Though we can blame the weather more than the business, all sources do point to the wholesale grocers featured in this week's auction item as the source of a massive fire in downtown New London.
This advertising blotter, offered by user 82bid of the eBay store Now and Then Odds and Ends, touts the quality of the Grandmother's food line, namely the jams, pie fillings, and mincemeat. Produced by the Whipple Food Company of Natick, Mass., the products were sold locally through the Humphrey-Cornell Company.
The Humphrey-Cornell Company originated in Providence, R.I. in 1857 when Marius Sidney Daniels began a grocery business there with Sylvester G. Martin and later James Cornell. Daniels' son-in-law, Charles B. Humphrey, also joined the business while Howard P. Cornell kept the Cornell name involved. It is unclear when exactly the Humphrey-Cornell Company opened a warehouse in New London, but the earliest reference I could find is a 1903 advertisement for tea. The comapny assured readers that "every leaf is pure and full of virtue...every infusion is delicious and entirely harmless to the most sensitive nerves." The tea, maybe; I'm not so sure about the sealed lead packets it was sold in.
In early 1911, the company broke ground for a three-story building on Sparyard Street. The warehouse would serve the company until disaster struck the city in the form of a devastating hurricane on Sept. 21, 1938.
The first damage to befall the structure occurred when the storm surge hurled the five-masted ship Marsala onto land, striking the corner of the Humphrey-Cornell building. The storm also flooded the basement, which in turn short-circuited wires and started a fire in the afternoon. The fire department arrived to find the blaze well underway, with the entire building in flames within five minutes of the call. Firefighters soon had to abandon the structure to its fate.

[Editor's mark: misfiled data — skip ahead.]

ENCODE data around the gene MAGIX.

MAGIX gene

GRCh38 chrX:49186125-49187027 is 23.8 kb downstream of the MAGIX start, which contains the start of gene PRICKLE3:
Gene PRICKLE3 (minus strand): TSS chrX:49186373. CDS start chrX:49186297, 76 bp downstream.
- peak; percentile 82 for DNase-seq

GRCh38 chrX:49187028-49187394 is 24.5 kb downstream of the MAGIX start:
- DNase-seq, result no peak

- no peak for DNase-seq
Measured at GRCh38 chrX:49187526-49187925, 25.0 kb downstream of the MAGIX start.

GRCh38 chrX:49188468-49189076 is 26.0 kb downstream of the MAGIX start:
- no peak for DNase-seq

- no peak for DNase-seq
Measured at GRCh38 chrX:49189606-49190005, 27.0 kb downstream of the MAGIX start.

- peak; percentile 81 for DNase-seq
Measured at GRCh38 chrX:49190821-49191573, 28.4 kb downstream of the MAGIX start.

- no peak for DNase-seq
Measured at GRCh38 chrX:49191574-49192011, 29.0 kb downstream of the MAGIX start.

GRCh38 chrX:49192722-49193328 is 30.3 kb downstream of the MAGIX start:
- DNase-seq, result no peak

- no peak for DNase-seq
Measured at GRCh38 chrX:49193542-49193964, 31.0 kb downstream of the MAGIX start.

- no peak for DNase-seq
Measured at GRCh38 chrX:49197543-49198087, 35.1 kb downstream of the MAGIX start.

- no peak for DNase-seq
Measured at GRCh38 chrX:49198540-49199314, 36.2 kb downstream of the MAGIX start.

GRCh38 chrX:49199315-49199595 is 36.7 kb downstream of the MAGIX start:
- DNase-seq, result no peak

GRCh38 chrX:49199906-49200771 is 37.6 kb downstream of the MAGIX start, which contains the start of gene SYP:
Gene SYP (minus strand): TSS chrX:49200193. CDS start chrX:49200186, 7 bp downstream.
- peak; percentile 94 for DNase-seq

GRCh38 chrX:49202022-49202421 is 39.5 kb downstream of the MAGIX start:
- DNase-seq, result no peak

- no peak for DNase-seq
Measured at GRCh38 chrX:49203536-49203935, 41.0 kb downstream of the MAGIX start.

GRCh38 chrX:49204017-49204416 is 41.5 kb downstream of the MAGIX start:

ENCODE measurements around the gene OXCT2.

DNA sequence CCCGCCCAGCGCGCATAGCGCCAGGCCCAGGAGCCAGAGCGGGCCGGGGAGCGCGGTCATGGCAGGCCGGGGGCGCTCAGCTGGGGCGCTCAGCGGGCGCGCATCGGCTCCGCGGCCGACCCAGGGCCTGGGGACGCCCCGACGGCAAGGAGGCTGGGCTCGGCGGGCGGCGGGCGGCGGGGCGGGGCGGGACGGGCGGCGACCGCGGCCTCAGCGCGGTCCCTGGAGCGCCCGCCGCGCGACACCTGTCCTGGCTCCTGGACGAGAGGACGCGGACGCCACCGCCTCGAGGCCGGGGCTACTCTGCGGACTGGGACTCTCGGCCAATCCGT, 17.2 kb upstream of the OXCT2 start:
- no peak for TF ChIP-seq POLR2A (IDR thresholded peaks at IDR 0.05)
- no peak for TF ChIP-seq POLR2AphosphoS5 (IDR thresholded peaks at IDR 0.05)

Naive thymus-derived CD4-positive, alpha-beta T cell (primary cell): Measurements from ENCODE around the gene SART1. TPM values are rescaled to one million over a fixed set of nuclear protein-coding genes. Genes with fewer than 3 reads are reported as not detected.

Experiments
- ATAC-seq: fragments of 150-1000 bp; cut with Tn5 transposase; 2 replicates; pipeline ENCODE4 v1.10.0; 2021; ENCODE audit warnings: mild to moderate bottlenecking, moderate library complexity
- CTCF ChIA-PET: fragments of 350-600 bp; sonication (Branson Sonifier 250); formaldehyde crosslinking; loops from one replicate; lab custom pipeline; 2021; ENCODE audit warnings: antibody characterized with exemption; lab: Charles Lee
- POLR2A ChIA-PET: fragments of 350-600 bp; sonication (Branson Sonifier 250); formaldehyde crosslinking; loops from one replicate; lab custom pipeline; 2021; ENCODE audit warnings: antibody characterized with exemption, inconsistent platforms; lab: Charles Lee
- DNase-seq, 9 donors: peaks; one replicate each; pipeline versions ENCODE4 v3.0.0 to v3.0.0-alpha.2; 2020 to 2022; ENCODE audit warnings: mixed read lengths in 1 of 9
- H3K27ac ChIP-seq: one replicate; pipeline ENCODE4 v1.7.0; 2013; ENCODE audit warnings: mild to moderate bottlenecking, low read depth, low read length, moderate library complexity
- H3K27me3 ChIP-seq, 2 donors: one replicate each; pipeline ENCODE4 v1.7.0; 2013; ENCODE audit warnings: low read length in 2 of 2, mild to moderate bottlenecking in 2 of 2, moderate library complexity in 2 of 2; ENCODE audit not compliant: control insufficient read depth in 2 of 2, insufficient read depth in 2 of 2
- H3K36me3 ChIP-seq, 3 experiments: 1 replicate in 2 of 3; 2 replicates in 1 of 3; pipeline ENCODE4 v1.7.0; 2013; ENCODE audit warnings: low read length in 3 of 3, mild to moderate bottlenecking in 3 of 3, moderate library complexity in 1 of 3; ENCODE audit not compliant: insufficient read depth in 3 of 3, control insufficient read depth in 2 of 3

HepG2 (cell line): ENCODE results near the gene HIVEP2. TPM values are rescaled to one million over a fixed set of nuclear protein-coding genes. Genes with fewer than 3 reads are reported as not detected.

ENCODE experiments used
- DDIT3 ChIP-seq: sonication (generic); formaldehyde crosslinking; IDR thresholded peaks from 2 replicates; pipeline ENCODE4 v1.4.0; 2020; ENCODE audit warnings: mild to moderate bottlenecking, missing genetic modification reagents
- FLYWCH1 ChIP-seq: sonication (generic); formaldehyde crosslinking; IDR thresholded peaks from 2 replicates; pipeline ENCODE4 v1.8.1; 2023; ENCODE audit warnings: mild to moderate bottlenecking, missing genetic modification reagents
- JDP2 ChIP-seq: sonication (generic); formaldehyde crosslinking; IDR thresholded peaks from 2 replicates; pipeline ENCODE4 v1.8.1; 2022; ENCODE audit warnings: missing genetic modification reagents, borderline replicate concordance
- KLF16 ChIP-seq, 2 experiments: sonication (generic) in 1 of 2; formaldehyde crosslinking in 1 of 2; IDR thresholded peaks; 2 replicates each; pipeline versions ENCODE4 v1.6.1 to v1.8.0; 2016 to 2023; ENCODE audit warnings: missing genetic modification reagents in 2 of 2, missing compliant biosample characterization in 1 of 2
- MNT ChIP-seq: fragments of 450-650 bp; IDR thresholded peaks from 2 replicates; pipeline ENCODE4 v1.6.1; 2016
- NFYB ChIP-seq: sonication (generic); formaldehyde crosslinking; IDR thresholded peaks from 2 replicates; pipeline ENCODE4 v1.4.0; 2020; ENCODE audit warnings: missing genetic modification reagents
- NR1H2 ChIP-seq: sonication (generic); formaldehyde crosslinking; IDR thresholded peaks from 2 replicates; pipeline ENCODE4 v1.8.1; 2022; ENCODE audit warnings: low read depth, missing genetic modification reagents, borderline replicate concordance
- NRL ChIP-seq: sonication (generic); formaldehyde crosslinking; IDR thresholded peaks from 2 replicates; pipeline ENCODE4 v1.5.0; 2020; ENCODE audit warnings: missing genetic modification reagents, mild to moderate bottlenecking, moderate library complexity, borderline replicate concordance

The Humphrey-Cornell fire marked only the beginning of the troubles for the fire department. Flames soon spread to nearby furniture, coal, and grain companies, moving out from Sparyard Street so quickly that a great deal of hose put down to fight the initial fire was lost. Wind whipped embers from the burning warehouse to other downtown buildings. Telephone communications went out, making it impossible to call other communities for assistance. Fallen trees made it difficult to reach fire scenes. By the time the fire was contained, it had destroyed 25 buildings, seriously damaged 21, and done slight damage to another 43.
Its role as the epicenter of the great fire of the Hurricane of 1938 seems to be the last one Humphrey-Cornell played in New London. The Grandmother's food brand was more successful. The Whipple Food Company, started in 1899, continued as a private company until it was sold to Allied Old English Inc. of Port Reading, N.J., in 2004; the famous Grandmother's mincemeat is still available for sale.
The asking price on the advertising blotter is $12, with free shipping. It measures six inches by three and one quarter inches. The auction ends at about 5:56 a.m. on Wednesday.